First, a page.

How we reached results day

Across Wales and the UK, results day is always characterised by raw nerves and nail-biting – as well as relief and celebration, so in that respect this year is no different to others. However, this is an extraordinary year and we have made every effort to protect learners and the principles of fairness.

 By Philip Blaker, Chief Executive, Qualifications Wales 

The global pandemic forced a fast rethink, to find answers to some very difficult questions. We think the solutions for awarding qualifications are the best possible under this summer’s unique circumstances.  

The approach to awarding grades this year is meaningful, robust and has been carefully thought through to be as fair as possible in the circumstances, protecting the value of results. Ultimately, protecting standards protects learners. The qualifications awarded in Wales this year carry the same value as those awarded in any other year.  

Weve been sharing our approach and guidance with schools, colleges, learners and their families and anyone who has an interest in this. 

We’ve also been listening. Earlier this summer, we consulted widely on this year’s grading plans, including a version tailored for young people. 

It attracted thousands of responses, more than half from young people, which helped inform our thinking before finalising the process for awarding grades and the appeals arrangements. 

We have also regularly shared information as it has become available to help people understand how grades are calculated.  


Teachers played an important role in providing their learners with estimated grades and ranking them in order. It was a difficult task under extraordinary circumstances and we’ve thanked them for that work. We appreciate that through this challenging time, teachers have done their best for learners. 

When the centre grades were analysed it was found that there was inconsistency between exam centres and, on the whole, they were generous. 

Our analysis showed a clear difference between the Centre Assessment Grades (CAGs) submitted to WJEC and exam results in previous years. This highlighted the need for standardisation to secure fairness for learners.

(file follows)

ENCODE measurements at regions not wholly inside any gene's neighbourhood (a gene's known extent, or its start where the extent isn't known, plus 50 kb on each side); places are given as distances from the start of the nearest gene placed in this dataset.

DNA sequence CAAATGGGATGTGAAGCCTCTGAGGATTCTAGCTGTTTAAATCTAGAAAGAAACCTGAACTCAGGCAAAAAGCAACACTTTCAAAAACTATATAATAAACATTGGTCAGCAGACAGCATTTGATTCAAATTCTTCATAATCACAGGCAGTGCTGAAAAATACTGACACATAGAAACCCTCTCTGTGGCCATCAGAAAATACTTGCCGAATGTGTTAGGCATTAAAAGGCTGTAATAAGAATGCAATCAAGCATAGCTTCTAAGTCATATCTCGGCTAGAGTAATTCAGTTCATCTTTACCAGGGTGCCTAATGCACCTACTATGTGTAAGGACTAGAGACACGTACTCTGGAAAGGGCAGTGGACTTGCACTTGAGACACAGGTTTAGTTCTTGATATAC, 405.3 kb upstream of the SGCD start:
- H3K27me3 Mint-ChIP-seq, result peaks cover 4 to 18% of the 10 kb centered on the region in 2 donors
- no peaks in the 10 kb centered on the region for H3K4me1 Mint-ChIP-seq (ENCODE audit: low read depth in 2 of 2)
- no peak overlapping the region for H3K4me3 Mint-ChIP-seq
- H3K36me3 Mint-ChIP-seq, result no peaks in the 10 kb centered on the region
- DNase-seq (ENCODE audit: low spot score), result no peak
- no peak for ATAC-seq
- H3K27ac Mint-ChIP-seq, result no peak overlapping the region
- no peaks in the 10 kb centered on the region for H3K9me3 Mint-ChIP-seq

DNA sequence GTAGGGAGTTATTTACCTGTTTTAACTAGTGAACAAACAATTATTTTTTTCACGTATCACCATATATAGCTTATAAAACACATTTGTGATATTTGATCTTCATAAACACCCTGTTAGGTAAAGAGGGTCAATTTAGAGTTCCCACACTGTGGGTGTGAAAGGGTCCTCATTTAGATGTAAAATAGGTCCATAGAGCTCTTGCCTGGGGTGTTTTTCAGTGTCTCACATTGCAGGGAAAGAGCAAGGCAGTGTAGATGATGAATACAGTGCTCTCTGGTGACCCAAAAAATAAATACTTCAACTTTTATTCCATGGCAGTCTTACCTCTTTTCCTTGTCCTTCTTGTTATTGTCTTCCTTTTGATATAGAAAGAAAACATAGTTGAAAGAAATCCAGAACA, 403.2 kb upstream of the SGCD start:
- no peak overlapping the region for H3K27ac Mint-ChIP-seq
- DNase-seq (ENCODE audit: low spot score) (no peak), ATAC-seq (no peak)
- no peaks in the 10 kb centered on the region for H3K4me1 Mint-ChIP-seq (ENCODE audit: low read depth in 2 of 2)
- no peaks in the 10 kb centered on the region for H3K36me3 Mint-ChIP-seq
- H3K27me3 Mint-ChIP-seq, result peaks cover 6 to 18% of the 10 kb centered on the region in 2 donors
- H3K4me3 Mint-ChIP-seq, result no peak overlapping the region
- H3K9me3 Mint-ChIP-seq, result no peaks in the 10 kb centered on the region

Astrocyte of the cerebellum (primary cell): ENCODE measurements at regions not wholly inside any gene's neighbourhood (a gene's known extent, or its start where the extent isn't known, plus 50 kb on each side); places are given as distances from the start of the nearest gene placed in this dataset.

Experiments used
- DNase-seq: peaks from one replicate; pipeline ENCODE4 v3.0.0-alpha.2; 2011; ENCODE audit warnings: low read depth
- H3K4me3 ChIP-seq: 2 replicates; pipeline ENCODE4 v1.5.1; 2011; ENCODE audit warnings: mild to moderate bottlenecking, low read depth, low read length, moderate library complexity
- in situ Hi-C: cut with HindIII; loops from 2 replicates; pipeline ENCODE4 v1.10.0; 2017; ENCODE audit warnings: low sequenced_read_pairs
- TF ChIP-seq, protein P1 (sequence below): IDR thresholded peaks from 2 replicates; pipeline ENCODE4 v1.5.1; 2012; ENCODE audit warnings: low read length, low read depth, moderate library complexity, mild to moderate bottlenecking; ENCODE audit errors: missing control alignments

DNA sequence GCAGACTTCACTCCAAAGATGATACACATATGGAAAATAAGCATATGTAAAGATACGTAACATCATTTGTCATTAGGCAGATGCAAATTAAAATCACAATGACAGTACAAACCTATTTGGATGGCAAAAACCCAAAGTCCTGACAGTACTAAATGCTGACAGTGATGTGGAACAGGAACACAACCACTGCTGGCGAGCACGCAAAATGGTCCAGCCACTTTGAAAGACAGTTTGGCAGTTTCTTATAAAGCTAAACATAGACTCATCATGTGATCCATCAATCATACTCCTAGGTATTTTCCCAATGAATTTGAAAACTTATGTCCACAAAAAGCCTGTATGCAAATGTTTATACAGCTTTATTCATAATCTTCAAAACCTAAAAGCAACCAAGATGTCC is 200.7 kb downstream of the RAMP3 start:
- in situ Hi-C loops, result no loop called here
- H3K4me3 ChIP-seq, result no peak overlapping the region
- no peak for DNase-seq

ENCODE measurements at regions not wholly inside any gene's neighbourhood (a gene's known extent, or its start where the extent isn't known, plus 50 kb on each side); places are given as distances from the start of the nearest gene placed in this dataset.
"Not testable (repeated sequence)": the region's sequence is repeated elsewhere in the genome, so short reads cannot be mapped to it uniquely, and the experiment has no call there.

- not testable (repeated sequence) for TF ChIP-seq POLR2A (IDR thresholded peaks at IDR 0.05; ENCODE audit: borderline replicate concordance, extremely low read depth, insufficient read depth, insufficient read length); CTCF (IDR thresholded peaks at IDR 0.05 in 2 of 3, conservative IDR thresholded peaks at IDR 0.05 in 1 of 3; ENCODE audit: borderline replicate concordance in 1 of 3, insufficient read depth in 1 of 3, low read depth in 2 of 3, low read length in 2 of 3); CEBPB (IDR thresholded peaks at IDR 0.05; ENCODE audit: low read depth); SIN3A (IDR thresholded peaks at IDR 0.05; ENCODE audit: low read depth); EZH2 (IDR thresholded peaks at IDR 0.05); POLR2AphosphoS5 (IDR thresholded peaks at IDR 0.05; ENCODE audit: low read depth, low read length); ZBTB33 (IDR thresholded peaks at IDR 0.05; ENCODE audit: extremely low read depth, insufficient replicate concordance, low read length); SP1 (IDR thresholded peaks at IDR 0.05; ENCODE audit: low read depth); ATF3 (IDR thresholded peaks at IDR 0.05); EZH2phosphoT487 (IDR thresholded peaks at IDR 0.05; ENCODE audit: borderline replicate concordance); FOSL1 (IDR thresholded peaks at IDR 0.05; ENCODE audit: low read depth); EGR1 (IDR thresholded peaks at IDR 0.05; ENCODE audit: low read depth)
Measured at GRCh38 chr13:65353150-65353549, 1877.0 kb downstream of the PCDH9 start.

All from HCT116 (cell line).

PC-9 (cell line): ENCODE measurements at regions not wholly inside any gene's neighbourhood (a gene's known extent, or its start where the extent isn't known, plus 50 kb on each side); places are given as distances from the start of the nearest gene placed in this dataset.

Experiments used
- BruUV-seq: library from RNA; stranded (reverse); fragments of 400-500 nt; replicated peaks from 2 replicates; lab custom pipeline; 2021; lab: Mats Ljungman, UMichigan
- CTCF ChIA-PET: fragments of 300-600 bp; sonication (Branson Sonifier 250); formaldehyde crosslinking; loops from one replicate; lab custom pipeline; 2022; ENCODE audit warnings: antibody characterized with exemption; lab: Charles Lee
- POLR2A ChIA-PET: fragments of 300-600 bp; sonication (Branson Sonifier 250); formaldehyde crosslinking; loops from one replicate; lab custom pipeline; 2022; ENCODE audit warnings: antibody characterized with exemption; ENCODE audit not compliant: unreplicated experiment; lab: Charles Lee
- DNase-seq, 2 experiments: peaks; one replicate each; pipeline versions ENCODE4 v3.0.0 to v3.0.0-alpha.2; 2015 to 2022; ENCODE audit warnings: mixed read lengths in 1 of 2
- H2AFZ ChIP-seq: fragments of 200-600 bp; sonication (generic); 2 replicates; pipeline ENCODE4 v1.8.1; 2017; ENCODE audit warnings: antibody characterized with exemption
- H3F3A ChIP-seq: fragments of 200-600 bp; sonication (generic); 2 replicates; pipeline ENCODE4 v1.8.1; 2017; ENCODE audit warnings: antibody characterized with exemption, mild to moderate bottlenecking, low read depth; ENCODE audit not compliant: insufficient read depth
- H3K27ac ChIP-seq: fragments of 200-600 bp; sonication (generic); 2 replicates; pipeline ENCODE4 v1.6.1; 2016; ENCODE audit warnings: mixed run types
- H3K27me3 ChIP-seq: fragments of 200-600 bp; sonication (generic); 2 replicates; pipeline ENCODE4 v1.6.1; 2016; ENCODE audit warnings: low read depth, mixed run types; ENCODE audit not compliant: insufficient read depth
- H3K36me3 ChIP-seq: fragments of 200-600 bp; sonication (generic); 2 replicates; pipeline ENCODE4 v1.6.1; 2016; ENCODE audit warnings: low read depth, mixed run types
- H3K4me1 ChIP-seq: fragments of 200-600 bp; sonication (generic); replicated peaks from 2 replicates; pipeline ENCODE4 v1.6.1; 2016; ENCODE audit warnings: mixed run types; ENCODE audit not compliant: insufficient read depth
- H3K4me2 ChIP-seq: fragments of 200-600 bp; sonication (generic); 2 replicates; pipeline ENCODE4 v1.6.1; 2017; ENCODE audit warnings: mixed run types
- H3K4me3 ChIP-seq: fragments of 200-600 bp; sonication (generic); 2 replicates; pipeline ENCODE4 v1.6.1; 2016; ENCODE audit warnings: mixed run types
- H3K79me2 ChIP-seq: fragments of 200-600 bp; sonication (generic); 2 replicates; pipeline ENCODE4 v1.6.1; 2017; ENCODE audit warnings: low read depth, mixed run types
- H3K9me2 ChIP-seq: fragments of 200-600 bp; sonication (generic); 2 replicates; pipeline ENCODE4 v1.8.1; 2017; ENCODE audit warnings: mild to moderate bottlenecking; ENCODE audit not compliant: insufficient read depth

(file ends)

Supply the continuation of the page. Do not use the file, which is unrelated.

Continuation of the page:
For example, had we stuck with the CAGs in Wales this year for A level, more than 40% would have had an A* or A grade compared with 27% in 2019, which is a difference of more than 13 percentage points. 

Changes of this magnitude between one year and the next are unprecedented and, unchecked, would not be credible for future employers, colleges and universities or indeed anyone else. Nobody wishes 2020 grades to lack credibility. 

Standardisation ensures that results at a national level are broadly similar to previous years, something that most people agreed with when we consulted on our aims.  

Without standardisation big variations in outcomes would reduce confidence in results and would therefore disadvantage this year’s learners. It also protects learners in past and future years. 

The Minister for Education has also asked us to make sure that A level learners will not receive a result that is lower than their corresponding AS level grade. If the A level grade is lower than the previous AS grade, then WJEC will issue a revised grade as soon as possible. We’ve made sure universities across the UK are aware of this as they make their decisions. 


Some have rightly questioned how we can be confident that the needs of disadvantaged pupils or those in lower performing schools have been taken into account. This was a risk we were mindful of from the start, so we have analysed attainment gaps this year relative to previous years – looking at aspects such as gender, age and eligibility for free school meals. Our analysis shows no statistically significant differences this year relative to other years.  


We are currently looking at whether the grounds for appeal for A level, AS level and GCSEs can be broadened, and will update on this early next week.  

Learners who are not happy with their grades can appeal through their school or college in the same way that they have always been able to do. If you are worried that something’s gone wrong with a grade, the first thing to do is talk to your school or college. If they agree that it looks like something has gone wrong with the process, then they’ll pursue it with WJEC. 

If they don’t agree that something’s gone wrong, but if you still think so, schools and colleges also have systems in place for you to escalate your concerns. 

Anyone with other questions or queries should check the helpful information available on WJEC’s website as well as ours. 

For every learner waiting for their results, this is just the start of the journey ahead. We wish you well, whatever it is you choose to do next. 

Published 13 August 2020